If you want to live in an apartment building with a pet, it’s important to keep in mind that you’ll likely need permission not only from your landlord, but from the strata as well. Some strata by-laws do not allow pets in general or pets of a certain size or weight.
While the state government has recently introduced proposed rental law reforms, including renting with pets, you currently need written approval from your landlord. According to the Residential Tenancies Authority (RTA), only 10% of landlords in QLD allow tenants to keep a pet.
New South Wales (NSW)
While there are no laws that preclude tenants from having a furry friend, a ‘no pet’ clause can be included in a rental agreement. In addition, a landlord can include certain terms such as the type of animal allowed and if carpets need to be professionally cleaned at the end of the lease.
Australian Capital Territory (ACT)
In 2019, the territory’s government introduced new laws that allowed renters to keep pets without permission from their landlord. If the landlord wants to refuse your request for a pet, they will need to seek permission from the ACT Civil and Administrative Tribunal (ACAT) and demonstrate “reasonable” grounds for their decision.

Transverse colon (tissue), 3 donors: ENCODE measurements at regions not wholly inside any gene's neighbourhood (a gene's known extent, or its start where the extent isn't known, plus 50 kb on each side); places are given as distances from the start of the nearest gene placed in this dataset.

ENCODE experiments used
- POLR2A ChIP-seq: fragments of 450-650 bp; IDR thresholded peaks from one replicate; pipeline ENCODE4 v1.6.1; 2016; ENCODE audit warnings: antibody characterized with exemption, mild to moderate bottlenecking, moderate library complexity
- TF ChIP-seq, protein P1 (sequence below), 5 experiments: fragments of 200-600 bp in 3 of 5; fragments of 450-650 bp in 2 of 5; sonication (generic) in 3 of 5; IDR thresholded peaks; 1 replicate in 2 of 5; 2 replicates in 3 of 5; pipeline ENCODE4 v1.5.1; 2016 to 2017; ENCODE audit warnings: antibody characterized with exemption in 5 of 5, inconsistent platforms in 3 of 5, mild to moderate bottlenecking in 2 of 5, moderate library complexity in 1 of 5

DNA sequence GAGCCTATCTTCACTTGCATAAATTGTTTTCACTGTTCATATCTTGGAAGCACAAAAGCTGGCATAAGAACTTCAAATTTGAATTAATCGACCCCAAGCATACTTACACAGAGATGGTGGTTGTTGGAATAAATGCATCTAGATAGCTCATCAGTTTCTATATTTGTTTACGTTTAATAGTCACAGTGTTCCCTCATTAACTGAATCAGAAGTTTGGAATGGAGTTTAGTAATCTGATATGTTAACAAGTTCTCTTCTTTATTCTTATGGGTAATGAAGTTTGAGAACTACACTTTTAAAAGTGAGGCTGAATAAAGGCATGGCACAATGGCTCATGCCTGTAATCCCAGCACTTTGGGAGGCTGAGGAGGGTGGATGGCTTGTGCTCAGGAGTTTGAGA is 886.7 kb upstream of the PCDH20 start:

While tenants in Victoria still need to get permission from their landlords, recent reforms to tenancy laws make it harder for them to refuse. Landlords will need approval from the Victorian Civil and Administrative Tribunal (VCAT) to deny a tenant’s request to have a pet.
South Australia (SA)
Renters in South Australia can only have a pet on their property if they have permission from their landlord. While a pet bond isn’t legal, a landlord can ask for a signed agreement that includes certain rules (e.g. regarding noisy barking).
Western Australia (WA)
In Western Australia, tenants can only keep a pet in their rental property if they have permission from their landlord and if it is stated in the lease. Unlike other states, pet bonds of up to $260 can be included in residential tenancy agreements to cover the cost of cleaning and fumigation at the end of the lease.
Renters in Tasmania are only allowed to keep a pet in their rental home if they have permission from the owner or if it is in the lease. If there is property damage caused by the pet, it is the tenant’s responsibility to repair it. Generally, a fumigation will be included in the lease agreement. However, pet bonds are illegal in Tasmania.
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Written by Katie Douglass
Katie Douglass is the Senior Communications Manager at Jacaranda Finance. In recent years, Katie’s work has appeared in publications such as Marie Claire, InStyle, Oiyo, and THE ICONIC. She has a Bachelor of Creative Industries in Fashion Communication & Journalism from the Queensland University of Technology.